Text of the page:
According to president Larry Bell, the Kalamazoo Brewing Company is the oldest craft-brewer east of Boulder, Colorado. Initially founded as a home-brewing supply shop in 1983, KBC, better known as "Bell's" after its owner, sold its first beer in 1985. In his first year, Bell brewed a miniscule 135 barrels in a 15-gallon soup kettle. Through tough financial straits, including a time when Bell lucked into a silo full of brewing grain that he could not otherwise afford, the brewery continued to steadily grow its production. In 2002, the company produced 31,500 barrels and expanded its operations to a new plant with a 60,000 barrel capacity.

While the production numbers increased, it was Bell's flair for brewing dramatic, powerful beers that fueled the company's reputation among craft beer enthusiasts. To reaffirm his commitment to the craft brewing movement, Bell decided to release his "Ten Stouts of November". In this innovative move, Bell timed the production and release of ten different stout varieties, making for a very happy holiday tasting season. Among the ten were a java stout, an imperial stout, a cherry stout, a sweet stout, a rye stout, and a double cream stout. Bell's Cherry Stout pours with a slight head and a distinct sour note in the aroma. The nose also produces a slight spiciness, with a mix of mild cherry hints and lactic acidity. The first sip is a powerful punch as this is no fruit-flavored sweet beer. Like many of the beers in this series, the cherry stout is hugely sour, like a mouth-puckering lambic. There is a slight creamy flavor deep within this beer, and roasted hints of malt fight against the lactic sourness.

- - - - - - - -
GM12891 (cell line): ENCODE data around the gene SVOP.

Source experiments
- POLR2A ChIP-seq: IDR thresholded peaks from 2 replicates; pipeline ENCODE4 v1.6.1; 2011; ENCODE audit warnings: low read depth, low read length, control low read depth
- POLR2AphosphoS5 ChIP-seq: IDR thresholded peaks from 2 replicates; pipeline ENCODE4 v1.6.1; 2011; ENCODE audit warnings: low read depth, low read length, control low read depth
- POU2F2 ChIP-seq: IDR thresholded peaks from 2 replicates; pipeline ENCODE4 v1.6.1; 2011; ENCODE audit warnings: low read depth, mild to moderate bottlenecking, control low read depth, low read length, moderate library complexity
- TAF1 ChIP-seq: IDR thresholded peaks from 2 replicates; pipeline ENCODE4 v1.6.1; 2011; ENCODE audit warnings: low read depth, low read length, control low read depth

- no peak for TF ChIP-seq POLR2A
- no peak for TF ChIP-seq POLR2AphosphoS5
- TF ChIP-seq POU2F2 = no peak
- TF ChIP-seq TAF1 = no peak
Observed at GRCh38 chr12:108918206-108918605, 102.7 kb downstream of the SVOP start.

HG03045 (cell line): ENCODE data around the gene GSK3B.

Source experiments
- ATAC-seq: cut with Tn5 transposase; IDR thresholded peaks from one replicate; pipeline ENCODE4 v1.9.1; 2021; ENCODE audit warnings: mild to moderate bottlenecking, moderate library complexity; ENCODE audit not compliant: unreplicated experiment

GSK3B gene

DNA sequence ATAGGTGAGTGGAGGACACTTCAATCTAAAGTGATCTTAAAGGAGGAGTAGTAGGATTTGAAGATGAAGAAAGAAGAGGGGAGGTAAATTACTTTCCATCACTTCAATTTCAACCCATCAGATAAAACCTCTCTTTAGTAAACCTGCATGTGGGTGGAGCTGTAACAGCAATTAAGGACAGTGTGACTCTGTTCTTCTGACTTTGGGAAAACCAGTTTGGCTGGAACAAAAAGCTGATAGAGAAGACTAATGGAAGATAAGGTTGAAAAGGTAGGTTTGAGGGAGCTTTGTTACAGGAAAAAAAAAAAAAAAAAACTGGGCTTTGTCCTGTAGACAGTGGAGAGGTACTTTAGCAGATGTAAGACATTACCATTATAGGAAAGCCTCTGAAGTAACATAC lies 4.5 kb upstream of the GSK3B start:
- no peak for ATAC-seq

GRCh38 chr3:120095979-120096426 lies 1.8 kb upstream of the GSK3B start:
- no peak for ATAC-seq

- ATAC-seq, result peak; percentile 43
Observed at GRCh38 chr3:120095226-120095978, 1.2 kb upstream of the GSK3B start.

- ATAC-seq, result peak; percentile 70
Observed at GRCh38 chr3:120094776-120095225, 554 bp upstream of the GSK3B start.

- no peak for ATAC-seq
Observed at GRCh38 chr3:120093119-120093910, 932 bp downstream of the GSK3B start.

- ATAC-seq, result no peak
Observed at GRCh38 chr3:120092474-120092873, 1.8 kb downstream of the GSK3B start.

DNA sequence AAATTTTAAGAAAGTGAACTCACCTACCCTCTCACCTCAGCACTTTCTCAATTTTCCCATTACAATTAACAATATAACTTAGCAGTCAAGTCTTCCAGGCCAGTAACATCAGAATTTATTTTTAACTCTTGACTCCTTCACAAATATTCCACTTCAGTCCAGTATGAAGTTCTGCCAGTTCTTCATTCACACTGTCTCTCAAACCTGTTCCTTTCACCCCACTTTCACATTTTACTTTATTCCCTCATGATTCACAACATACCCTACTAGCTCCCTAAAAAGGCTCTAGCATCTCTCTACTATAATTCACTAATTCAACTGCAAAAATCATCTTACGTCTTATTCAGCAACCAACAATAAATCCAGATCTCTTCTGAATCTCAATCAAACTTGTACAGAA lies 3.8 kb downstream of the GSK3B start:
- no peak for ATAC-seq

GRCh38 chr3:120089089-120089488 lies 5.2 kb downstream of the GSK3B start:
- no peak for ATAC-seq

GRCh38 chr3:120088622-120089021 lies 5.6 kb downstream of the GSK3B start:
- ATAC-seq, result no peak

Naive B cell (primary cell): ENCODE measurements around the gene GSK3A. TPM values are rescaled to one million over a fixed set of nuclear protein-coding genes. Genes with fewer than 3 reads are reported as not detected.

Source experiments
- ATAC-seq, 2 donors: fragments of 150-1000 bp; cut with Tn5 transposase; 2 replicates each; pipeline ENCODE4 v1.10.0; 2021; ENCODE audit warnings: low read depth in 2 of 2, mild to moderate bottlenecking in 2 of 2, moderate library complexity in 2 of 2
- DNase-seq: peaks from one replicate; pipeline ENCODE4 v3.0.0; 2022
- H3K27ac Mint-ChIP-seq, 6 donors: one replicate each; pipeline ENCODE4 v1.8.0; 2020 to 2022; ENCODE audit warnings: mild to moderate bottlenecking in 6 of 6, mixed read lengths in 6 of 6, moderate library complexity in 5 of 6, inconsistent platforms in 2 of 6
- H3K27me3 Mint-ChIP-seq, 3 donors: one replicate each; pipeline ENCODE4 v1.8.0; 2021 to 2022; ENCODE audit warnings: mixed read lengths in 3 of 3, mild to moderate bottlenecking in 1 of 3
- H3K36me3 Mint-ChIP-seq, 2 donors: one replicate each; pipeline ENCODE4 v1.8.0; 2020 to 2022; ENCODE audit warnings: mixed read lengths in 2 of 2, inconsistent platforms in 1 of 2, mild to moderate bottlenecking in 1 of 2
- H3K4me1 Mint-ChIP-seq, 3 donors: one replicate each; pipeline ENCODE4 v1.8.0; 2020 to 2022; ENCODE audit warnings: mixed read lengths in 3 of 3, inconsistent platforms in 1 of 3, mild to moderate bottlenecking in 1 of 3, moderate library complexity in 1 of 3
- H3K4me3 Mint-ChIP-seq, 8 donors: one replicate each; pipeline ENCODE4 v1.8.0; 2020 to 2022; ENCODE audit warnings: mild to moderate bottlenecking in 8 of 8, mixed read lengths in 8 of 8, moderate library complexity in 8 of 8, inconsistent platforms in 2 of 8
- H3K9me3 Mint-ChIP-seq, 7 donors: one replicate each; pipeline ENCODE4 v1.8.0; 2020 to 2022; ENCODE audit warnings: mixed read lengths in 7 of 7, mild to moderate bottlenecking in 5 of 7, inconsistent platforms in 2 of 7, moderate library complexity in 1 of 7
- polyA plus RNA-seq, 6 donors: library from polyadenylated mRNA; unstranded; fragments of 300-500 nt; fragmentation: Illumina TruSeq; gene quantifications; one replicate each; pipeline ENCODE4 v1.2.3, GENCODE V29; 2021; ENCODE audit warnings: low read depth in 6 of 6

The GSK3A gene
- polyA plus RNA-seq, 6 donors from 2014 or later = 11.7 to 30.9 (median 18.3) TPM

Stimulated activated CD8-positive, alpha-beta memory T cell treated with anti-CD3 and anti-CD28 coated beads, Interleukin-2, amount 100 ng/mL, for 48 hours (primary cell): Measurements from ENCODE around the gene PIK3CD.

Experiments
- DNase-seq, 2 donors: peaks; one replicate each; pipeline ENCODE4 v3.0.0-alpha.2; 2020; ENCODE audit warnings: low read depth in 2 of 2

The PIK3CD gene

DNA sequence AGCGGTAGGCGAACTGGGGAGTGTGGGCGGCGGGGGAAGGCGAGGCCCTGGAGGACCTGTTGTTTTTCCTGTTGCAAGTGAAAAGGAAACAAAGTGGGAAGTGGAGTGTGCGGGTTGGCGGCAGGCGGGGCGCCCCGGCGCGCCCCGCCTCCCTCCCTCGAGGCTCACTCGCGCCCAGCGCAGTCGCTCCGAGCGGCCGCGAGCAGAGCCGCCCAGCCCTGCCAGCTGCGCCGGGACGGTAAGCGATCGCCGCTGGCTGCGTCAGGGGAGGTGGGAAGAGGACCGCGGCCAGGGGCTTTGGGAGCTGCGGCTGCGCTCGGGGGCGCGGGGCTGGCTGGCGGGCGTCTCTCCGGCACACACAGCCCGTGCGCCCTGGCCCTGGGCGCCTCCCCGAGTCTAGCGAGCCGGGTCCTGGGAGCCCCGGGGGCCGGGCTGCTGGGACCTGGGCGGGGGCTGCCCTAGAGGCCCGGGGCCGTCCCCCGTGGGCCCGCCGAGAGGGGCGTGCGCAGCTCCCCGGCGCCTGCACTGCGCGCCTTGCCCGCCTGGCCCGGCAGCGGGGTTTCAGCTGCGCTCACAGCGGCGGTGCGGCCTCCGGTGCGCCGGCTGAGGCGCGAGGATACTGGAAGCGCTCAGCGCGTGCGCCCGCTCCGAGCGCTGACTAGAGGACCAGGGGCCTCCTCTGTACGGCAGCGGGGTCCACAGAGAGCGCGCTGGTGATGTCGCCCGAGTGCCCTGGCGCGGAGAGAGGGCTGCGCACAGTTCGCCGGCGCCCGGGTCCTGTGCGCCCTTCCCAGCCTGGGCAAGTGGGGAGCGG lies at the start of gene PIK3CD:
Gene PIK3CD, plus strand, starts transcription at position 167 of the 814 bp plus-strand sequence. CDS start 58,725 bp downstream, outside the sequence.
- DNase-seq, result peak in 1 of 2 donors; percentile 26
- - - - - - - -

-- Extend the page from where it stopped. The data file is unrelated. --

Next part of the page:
After brewing its 5000th batch, Bells decided to celebrate by producing a special smoked beer. With its 6000th batch, the brewery decided to celebrate again by producing an utterly sublime and wonderful beer. Put plainly, Batch 6000 is the best beer I sampled during 2003. It is a phenomenal barleywine-style ale, with deep, rich malt notes and an incredible balance of hops and alcohol. The flavor continues strong throughout the brew, finishing with some sizable malt notes and some tinges of hoppiness. After sampling the first bottle of this expensive six-pack, I had grand plans to cellar the rest of these brews to enjoy their developing complexity with age. Unfortunately, Batch 6000s smooth flavor and wonderful blend of alcohol and hops proved too great an enticement and sadly I'll never know what the future holds for an aged version of this product.


As the capital city of Wisconsin, Madison has always been an attention-drawing place. Home to the main campus of the University of Wisconsin, Madison is one of the last true bastions of left-leaning collegiate radicalism. A few years back, a group of UW students campaigned for control of the student government by promising to bring the Statue of Liberty to Madison. After securing its election victory, the group did just that. One cold, winter morning, local residents woke up to find the head and torch of an enormous, and impressively detailed, rendition of the green giant hovering just barely above the frigid, iced surface of Lake Monona.